It’s not like smoking cigarettes, he said to Heuvelman.

“Smoking cigarettes has been for years and years and years legal,” Keegan said. “… It’s frowned upon because of the health issues, but it’s still legal. And cannabis has been illegal since the beginning of time…. I arrested people for possessing marijuana. I arrested people for smoking pot.”

While Norwalk must name locations, he “doubts” people will “flock there,” but “at least we’ve satisfied the statute.”

Given that Norwalk would like to “build this as an industry …we’re actually trying to do the opposite of stigmatizing it,” Goldstein said.

“The difference between cigarettes and cannabis is that cigarettes …  are a health risk if you are getting secondhand smoke. So I would personally prefer for instance, that cigarettes were entirely banned on our sidewalks as well,” Council member Nora Niedzielski-Eichner (D-At Large) said. “Cigarettes while they pose a health risk for long term exposure to secondhand smoke are not intoxicants, when you are walking by getting a secondhand smoke.  Cannabis is different…. I do not want my child walking on a sidewalk behind someone who is smoking cannabis, that is not a stigmatization.”

The draft also calls for $50 fines for violating the restrictions and a $250 fine for someone who permits the outdoor consumption of cannabis.

Goldstein said it had been a $1,000 fine for the latter, but if it’s more than $250 then violators could appeal to a hearing officer and “that can be quite onerous for the City, and can provide a significant delay.”

“The goal of legalizing cannabis is to decrease arrests and related to it. You know, we certainly don’t want to create a cottage industry of violations or tickets,” Niedzielski-Eichner said.

The draft establishes a Norwalk Cannabis Account, a bucket for revenue from the 3% sales tax on cannabis mandated in the State law.

“The State gives us a report of how much the retailers owe the City, of municipal sales tax. The City is then responsible for the invoicing and collection of those monies,” Goldstein said.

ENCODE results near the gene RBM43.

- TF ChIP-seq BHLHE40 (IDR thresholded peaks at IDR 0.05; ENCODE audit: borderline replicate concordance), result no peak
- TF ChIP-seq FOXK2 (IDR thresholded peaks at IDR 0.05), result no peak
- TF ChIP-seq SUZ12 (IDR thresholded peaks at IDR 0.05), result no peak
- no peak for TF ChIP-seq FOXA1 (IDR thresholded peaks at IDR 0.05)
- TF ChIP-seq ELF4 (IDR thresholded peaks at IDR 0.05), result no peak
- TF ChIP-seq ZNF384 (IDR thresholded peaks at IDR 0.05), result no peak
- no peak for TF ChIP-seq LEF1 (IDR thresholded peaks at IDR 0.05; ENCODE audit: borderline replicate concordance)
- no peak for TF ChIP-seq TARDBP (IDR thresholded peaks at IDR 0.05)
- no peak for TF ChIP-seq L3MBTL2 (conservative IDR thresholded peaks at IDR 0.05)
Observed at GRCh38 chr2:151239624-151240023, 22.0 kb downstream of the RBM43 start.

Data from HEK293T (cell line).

The money would go toward:

  • Streetscape improvements and other neighborhood developments in communities where cannabis retailers, hybrid retailers or micro-cultivators are located.
  • Education programs or youth employment and training programs in the municipality.
  • Services for individuals living in the municipality who were released from department of corrections custody, probation, or parole.
  • Mental health or addiction services; youth service bureaus and municipal juvenile review boards.
  • Community civic engagement efforts.

 

Heuvelman asked if the Council might attempt to direct the funds by assigning percentages for the beneficiaries.

“One possibility is the Council each year picks a priority, and they pick the 50% of the funds go to ‘x,’” Council President Tom Livingston (D-District E) said.

Applicants would go through the Community Services Department, which would deliver regular reports to the Council.

Council member Dominique Johnson (D-At Large) focused on equity, saying that the draft’s definition of “discrimination” isn’t as “up to date” as other sections of the City code.

“We want to be sure that in particular, Black and brown residents in Norwalk, will be treated just as everyone else, even though that’s not what’s happened with cannabis up to this point,” she said.

“The definition of equity is from the state statute,” Goldstein said. It’s not there to create protected classes.